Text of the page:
Dow Jones Shows Remarkable Poise as Record Streak Hits Six Days

U.S. stocks advanced Monday, with the Dow Jones Industrial Average setting a new record high on resurgent materials and energy companies.

Dow Jones Extends Record

The Dow Has been on a tear over the past two weeks, putting up gains in eight of the past nine sessions. The index rose 63.01 points, or 0.3%, to 22,331.35. That was the sixth consecutive record close.

Fifteen of 30 index members contributed to the gains. General Electric Co (GE) was the biggest gainer, climbing 2%. Caterpillar Inc (CAT) also advanced 2% per share.

New York-based JPMorgan Chase & Co (JPM) and Goldman Sachs Group Inc. (GS) were also among the biggest contributors, rising 1.4% and 1%, respectively.

On the opposite side of the ledger, Apple Inc. (AAPL) fell 0.8%. Nike Inc. (NKE) also fell 0.7)%.

The blue-chip index has added 3% over the past month as investors shrugged off geopolitical risks and violent weather events. Markets caught a favorable tailwind after U.S. President Donald Trump backed a deal proposed by Democrats to raise the debt ceiling and keep government funded. The agreement, which was panned by several GOP lawmakers, averts an imminent shutdown of government ahead of the Sept. 30 deadline.

September is a historically difficult month for stocks as investors return from the summer lull period. Since 1950, the Dow has posted an average decline of 1.1% in September.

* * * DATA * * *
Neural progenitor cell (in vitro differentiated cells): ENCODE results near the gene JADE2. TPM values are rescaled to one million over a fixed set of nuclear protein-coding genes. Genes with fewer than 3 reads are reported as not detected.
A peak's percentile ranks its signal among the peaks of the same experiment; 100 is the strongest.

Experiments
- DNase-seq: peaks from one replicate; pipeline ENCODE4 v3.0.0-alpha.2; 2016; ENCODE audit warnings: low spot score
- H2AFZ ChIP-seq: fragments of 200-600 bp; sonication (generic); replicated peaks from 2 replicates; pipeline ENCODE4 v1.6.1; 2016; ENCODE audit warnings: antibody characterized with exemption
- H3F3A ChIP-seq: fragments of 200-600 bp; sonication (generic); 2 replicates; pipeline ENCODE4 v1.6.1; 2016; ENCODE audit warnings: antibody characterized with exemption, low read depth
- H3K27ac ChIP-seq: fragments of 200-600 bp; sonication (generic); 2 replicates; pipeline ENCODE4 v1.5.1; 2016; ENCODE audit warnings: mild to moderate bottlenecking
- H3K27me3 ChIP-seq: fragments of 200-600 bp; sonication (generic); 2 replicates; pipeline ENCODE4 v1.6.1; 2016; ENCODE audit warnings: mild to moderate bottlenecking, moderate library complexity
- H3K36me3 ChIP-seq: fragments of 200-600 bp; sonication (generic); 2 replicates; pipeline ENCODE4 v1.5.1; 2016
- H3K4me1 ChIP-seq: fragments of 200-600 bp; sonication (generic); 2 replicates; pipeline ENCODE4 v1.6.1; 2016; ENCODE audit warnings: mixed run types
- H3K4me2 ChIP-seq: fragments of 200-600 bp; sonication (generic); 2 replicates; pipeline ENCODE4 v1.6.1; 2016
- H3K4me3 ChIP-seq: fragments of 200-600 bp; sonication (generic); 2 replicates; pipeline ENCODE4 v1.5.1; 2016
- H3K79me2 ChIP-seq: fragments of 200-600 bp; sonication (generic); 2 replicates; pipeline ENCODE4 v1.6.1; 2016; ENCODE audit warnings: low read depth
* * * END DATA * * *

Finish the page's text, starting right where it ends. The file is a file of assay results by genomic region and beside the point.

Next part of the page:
Dollar Rallies Ahead of FOMC

The U.S. dollar strengthened against a basket of competitor currencies Monday, but wasn’t far off last week’s multi-year low. The dollar index (DXY) rose 0.2% to 92.02.

A stronger dollar hastened the decline of precious metals, which have been in a broad retreat over the past week. Gold futures for December settlement fell 1.1% to $1,311.00 a troy ounce, a three-week low on the Comex division of the New York Mercantile Exchange. December silver futures also plunged 2.8% to $17.20 a troy ounce.

The Federal Open Market Committee (FOMC) will begin its policy meeting on Tuesday, with the official rate statement due the following afternoon. Nearly 71% of economists polled by The Wall Street Journal expect the Federal Reserve to announce plans to shrink its portfolio holdings.

Through a series of bold moves, the Fed allowed its portfolio to swell to $4.5 trillion in the years following the financial crisis. With the economy back on track – at least, on paper and while ignoring things like wages, workforce participation and productivity – the central bank has been slowly removing policy accommodation.

Central bankers will also release their quarterly economic projections on Wednesday. The projections cover GDP, unemployment and inflation. The central bank’s now infamous “dot plot” summary of interest rate expectations will also be released.

Chief Editor to and Contributor to, Sam Bourgi has spent the past nine years focused on economics, markets and cryptocurrencies. His work has been featured in and cited by some of the world's leading newscasts, including Barron's, CBOE and Forbes. Avid crypto watchers and those with a libertarian persuasion can follow him on twitter at @hsbourgi